Various Artists – Doubleplusgood Records Presents: Pop for Charity

Various Artists
Doubleplusgood Records Presents: Pop for Charity

Compilations fall into three basic categories: label samplers, theme compilations, and charity compilations. I prefer the themed version, as they tend to be more cohesive, but there’s no denying the pleasure you get from buying a compilation for a good cause, regardless of the music contained on it. Pop For Charity, a Minneapolis group that supports various good causes, seems worthy of your support. But even better (for music fans, anyway), the 20 songs here are all exclusive to this comp. Diversity seems to be the key-word, however, as you get punk, emo, folk-ish rock, hip-hop, electronic, and more.
We start off full-blast with a ripping cover of Motorhead’s “No Voices in the Sky” from Dillinger Four that sets the stage early. There’s a nice dose of garage-rock from The Beautiful Mothers titled “The Last Ones (Yet),” and H. Chinaski contribute an amazing lost song, the moody yet intense “John 747.” Continuing with the emo bent, Congratulations on Your Decision to Become a Pilot contribute “Tied Up Overhead,” an ultra-cool and moody track with some great vocals that shows how this impressive band is developing. There’s a nice folk-ish track from Komodo that reminds me a bit of the Jayhawks, and Myriapoda‘s acoustic “Scary Movies” is a nice, calm tune that uses some interesting keyboard background.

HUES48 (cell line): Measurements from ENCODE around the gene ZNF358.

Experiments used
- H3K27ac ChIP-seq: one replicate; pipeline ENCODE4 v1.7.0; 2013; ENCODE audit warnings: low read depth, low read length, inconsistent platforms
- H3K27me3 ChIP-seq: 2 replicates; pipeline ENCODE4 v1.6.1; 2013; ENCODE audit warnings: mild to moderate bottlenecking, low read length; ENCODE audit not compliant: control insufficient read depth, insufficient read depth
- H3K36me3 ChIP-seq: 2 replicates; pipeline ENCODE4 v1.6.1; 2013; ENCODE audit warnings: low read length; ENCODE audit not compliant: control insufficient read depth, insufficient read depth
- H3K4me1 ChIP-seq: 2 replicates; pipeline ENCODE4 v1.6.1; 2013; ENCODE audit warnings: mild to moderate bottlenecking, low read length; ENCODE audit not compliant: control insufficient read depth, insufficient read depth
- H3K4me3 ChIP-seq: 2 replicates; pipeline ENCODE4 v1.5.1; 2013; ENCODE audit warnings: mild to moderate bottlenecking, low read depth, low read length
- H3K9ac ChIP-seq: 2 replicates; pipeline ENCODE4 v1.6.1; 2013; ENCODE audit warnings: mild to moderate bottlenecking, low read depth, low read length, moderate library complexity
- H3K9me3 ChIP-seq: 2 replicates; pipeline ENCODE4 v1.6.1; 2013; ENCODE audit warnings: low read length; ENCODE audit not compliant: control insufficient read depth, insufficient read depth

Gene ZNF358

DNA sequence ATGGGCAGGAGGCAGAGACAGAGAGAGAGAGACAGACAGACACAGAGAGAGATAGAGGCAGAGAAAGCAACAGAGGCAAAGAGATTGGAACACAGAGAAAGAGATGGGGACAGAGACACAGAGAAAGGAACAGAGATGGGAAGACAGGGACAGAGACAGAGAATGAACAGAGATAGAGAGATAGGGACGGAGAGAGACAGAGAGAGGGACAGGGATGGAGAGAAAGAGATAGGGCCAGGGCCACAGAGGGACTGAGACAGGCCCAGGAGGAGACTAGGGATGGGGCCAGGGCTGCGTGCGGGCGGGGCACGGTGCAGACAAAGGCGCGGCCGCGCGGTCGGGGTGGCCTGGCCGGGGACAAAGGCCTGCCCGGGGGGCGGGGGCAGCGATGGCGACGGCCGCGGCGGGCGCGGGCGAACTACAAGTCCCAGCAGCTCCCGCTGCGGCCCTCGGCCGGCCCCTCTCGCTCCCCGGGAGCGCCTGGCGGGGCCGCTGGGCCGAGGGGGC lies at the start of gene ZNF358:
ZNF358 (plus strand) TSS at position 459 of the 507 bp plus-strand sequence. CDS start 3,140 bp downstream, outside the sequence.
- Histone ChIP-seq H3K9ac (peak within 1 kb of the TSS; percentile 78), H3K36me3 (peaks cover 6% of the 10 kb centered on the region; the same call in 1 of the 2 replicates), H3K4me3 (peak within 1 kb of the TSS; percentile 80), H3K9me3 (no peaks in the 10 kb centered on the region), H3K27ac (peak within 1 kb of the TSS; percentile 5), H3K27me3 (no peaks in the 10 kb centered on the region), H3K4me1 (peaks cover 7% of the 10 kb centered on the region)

I’ve heard some buzz around Hammell on Trial, but his song, “(You and Your) Big Ideas,” a Dylan-esque folk tune, is somewhat uninspired and includes mostly a bunch of rhyming. By contrast, the acoustic “Lucid” by Hollow is beautiful, featuring classical sounding guitars and lovely vocals. And Alan Sparhawk of Low adds his gorgeous vocals and slow-core song style to the lovely and aptly titled live “Sleep Song.”
From there, things take a more electronic bent. I can’t help but dig the slick “Last Ones Up Become Lovers” by The Brokerdealer (ex-Lifter Puller), and Emperor Penguin‘s “A Hawaii of the Mind” is kind of bouncy, kind of relaxing and perfectly fits the title. Solitude‘s “Def/Konz 5” is sample heavy and very laid-back, trip-hoppy, and Slug & Eyedea‘s “Forget Me” is fresh-sounding hip-hop, with a laid-back groove and deep vocals. Breakfast‘s “Formal Princess” is short and weird, with maniacal laughing all over the place, and “Ghoul” by Brody (Andrew Broder of Fog) closes with an odd amalgamation of samples and acoustic guitar ramblings for six minutes.
Some of the tracks I skipped aren’t as worthy of mention, like the mediocre gloom-punk of Spiveys, the hardcore-leaning The Dames, the odd remix of Decembers Architects’ “Pop 1,” and the rather typical hip-hop by Non-Prophets and Buck 65. So not all the tracks here are winners, but there’s definitely enough to make this worth donating your money to a good cause. Some will be turned off by the album’s diversity, though, so an open mind musically is required.